At the heart of today’s Gospel passage, that’s what Jesus is getting at. Which sometimes surprises people. Hearing Him using terminology like “I have come to set the earth on fire”; Expanding on that by disabusing the cartoon- peaceful caricatures of Jesus being all rainbows, handing out puppies to people, and instead talking about how following Him won’t just be controversial, won’t just be divisive, but even divisive in our most intimate and personal of environments – among families – it is unsettling. Makes us want to turn to those “Good Shepherd passages” right? Which makes you wonder are these scriptures in opposition to each other? Was Jesus having a bad day here and they’re capturing the Good Shepherd at a grumpy moment?
Not really. It is not uncommon for us to also have those stained glass images of Jesus in long robes gently carrying a sheep on His shoulders, forgetting that what’s implied in that, what He means when He calls Himself a “Good Shepherd” is the willingness to sacrifice everything for the sheep, to go in search of the lost sheep, to protect the sheep from threats to its health and safety, to lay down His life for the sheep… That’s taking a stand, that makes demands, and calls for action. Jesus is passionate about the sheep – He’s passionate about us, and saving us from sin, from death – and will demonstrate that on the cross.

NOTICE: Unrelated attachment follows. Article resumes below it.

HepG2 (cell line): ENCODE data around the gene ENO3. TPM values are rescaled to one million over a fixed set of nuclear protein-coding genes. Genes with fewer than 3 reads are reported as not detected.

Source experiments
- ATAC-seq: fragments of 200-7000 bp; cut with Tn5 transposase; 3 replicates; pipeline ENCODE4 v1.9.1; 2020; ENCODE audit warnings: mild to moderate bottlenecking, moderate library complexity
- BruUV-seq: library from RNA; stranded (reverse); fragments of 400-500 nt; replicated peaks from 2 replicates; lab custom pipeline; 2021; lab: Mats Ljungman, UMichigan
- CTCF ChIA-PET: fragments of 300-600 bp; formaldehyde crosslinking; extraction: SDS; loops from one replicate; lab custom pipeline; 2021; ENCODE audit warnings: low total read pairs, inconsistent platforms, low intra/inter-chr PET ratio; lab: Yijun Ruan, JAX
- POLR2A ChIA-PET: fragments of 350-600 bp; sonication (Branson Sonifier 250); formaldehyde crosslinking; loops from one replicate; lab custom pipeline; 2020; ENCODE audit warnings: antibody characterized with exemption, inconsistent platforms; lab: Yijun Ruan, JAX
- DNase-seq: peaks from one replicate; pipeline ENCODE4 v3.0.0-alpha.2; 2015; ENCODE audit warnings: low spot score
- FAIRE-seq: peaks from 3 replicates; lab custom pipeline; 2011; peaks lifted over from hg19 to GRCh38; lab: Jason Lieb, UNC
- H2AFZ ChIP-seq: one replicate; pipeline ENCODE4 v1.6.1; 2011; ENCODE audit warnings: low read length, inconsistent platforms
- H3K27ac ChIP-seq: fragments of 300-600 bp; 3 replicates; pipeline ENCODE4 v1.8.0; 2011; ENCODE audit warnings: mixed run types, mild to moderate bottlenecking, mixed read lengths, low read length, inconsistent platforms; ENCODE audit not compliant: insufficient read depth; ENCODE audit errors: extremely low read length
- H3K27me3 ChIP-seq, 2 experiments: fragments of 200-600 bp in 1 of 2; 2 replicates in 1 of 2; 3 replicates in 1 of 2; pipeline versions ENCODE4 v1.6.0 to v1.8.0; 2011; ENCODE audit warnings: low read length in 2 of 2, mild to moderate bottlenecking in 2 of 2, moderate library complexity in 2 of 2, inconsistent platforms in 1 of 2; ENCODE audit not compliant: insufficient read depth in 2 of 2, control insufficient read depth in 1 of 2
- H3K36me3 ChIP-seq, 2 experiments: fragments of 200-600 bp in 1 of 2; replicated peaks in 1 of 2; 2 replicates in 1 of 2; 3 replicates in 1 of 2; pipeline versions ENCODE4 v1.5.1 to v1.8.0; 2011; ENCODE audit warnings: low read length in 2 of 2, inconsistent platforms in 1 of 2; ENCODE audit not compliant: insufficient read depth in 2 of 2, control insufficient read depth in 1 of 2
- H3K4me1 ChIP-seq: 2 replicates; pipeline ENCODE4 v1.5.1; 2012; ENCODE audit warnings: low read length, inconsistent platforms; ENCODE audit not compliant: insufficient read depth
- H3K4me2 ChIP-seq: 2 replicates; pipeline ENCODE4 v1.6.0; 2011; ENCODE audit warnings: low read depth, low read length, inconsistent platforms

So it is not unreasonable that He turns around and is looking for some reciprocity on the part of His followers. For us to have our hearts captured by His heart. For us to catch that passion He has for us – for Him. And there’s no shortage of ways and examples that have happened throughout the history of the Church’s 2,000-plus years that continues to this very day. You have great extremes like people who suffer persecution and martyrdom for being Christian. People are surprised to learn that “the persecution and genocide of Christians across the world is worse today ‘than at any time in history,’ and Western governments are failing to stop it (Newsweek )
You have the notable, laudable examples that we celebrate like men and women who discern the priesthood, and religious life; or those who dedicate years of their lives to missionary work both domestically and internationally. You have everyday examples like those of you here today honoring the Lord’s command to “keep holy the sabbath” and making coming to the Holy Sacrifice of the Mass on Sunday a central part to that command. All of those examples are important and essential in a variety of ways.